The Association Between Familial Risk and Brain Abnormalities Is Disease Specific: An ENIGMA-Relatives Study of Schizophrenia and Bipolar Disorder

Sonja M. C. de Zwarte*, Rachel M. Brouwer, Ingrid Agartz, Martin Alda, Andre Aleman, Kathryn I. Alpert, Carrie E. Bearden, Alessandro Bertolino, Catherine Bois, Aurora Bonvino, Elvira Bramon, Elizabeth E. L. Buimer, Wiepke Cahn, Dara M. Cannon, Tyrone D. Cannon, Xavier Caseras, Josefina Castro-Fornieles, Qiang Chen, Yoonho Chung, Elena De la SernaAnnabella Di Giorgio, Gaelle E. Doucet, Mehmet Cagdas Eker, Susanne Erk, Scott C. Fears, Sonya F. Foley, Sophia Frangou, Andrew Frankland, Janice M. Fullerton, David C. Glahn, Vina M. Goghari, Aaron L. Goldman, Ali Saffet Gonul, Oliver Gruber, Lieuwe de Haan, Tomas Hajek, Emma L. Hawkins, Andreas Heinz, Manon H. J. Hillegers, Hilleke E. Hulshoff Pol, Christina M. Hultman, Martin Ingvar, Viktoria Johansson, Erik G. Jonsson, Fergus Kane, Matthew J. Kempton, Marinka M. G. Koenis, Miloslav Kopecek, Lydia Krabbendam, Bernd Kraemer, Stephen M. Lawrie, Rhoshel K. Lenroot, Machteld Marcelis, Jan-Bernard C. Marsman, Venkata S. Mattay, Colm McDonald, Andreas Meyer-Lindenberg, Stijn Michielse, Philip B. Mitchell, Dolores Moreno, Robin M. Murray, Benson Mwangi, Pablo Najt, Emma Neilson, Jason Newport, Jim van Os, Bronwyn Overs, Aysegul Ozerdem, Marco M. Picchioni, Anja Richter, Gloria Roberts, Aybala Saricicek Aydogan, Peter R. Schofield, Fatma Simsek, Jair C. Soares, Gisela Sugranyes, Timothea Toulopoulou, Giulia Tronchin, Henrik Walter, Lei Wang, Daniel R. Weinberger, Heather C. Whalley, Nefize Yalin, Ole A. Andreassen, Christopher R. K. Ching, Theo G. M. van Erp, Jessica A. Turner, Neda Jahanshad, Paul M. Thompson, Rene S. Kahn, Neeltje E. M. van Haren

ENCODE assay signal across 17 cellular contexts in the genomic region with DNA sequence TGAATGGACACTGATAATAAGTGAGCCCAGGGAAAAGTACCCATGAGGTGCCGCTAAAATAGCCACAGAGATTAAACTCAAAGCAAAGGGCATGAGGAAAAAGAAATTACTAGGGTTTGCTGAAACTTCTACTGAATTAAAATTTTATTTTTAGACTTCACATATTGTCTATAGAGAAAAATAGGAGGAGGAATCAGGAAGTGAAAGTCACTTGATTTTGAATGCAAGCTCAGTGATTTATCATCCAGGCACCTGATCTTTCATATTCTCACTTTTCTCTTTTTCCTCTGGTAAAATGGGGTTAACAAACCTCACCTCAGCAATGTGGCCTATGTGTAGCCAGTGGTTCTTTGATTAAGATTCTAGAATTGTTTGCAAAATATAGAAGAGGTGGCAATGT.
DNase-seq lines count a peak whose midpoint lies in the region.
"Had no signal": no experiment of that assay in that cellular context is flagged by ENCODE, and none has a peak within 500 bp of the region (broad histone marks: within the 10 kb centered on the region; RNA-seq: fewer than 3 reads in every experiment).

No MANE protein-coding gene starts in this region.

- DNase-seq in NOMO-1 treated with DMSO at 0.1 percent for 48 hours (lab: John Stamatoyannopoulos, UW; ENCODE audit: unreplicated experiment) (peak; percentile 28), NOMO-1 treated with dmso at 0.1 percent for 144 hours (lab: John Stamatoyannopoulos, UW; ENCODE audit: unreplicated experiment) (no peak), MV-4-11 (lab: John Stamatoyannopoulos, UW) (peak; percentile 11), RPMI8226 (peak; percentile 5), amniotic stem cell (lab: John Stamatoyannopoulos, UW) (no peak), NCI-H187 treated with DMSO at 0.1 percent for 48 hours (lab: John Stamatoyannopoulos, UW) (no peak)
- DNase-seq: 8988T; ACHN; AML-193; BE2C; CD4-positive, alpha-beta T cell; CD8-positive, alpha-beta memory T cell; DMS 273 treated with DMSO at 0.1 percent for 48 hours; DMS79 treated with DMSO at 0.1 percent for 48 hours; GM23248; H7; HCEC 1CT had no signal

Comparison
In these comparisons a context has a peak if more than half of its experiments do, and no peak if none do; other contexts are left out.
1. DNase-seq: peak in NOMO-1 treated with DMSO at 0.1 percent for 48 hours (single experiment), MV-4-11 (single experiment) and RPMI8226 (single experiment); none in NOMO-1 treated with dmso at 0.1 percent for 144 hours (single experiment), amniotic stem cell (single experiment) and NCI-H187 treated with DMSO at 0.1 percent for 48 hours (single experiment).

*Corresponding author for this work

Research output: Contribution to journalArticleAcademicpeer-review


BACKGROUND: Schizophrenia and bipolar disorder share genetic liability, and some structural brain abnormalities are common to both conditions. First-degree relatives of patients with schizophrenia (FDRs-SZ) show similar brain abnormalities to patients, albeit with smaller effect sizes. Imaging findings in first-degree relatives of patients with bipolar disorder (FDRs-BD) have been inconsistent in the past, but recent studies report regionally greater volumes compared with control subjects.

METHODS: We performed a meta-analysis of global and subcortical brain measures of 6008 individuals (1228 FDRs-SZ, 852 FDRs-BD, 2246 control subjects, 1016 patients with schizophrenia, 666 patients with bipolar disorder) from 34 schizophrenia and/or bipolar disorder family cohorts with standardized methods. Analyses were repeated with a correction for intracranial volume (ICV) and for the presence of any psychopathology in the relatives and control subjects.

RESULTS: FDRs-BD had significantly larger ICV (d = +10.16, q <.05 corrected), whereas FDRs-SZ showed smaller thalamic volumes than control subjects (d = -0.12, q <.05 corrected). ICV explained the enlargements in the brain measures in FDRs-BD. In FDRs-SZ, after correction for ICV, total brain, cortical gray matter, cerebral white matter, cerebellar gray and white matter, and thalamus volumes were significantly smaller; the cortex was thinner (d <-0.09, q <.05 corrected); and third ventricle was larger (d = +0.15, q <.05 corrected). The findings were not explained by psychopathology in the relatives or control subjects.

CONCLUSIONS: Despite shared genetic liability, FDRs-SZ and FDRs-BD show a differential pattern of structural brain abnormalities, specifically a divergent effect in ICV. This may imply that the neurodevelopmental trajectories leading to brain anomalies in schizophrenia or bipolar disorder are distinct.

Original languageEnglish
Pages (from-to)545-556
Number of pages12
JournalBiological Psychiatry
Issue number7
Publication statusPublished - 1 Oct 2019


  • Bipolar disorder
  • Familial risk
  • Imaging
  • Meta-analysis
  • Neurodevelopment
  • Schizophrenia

Cite this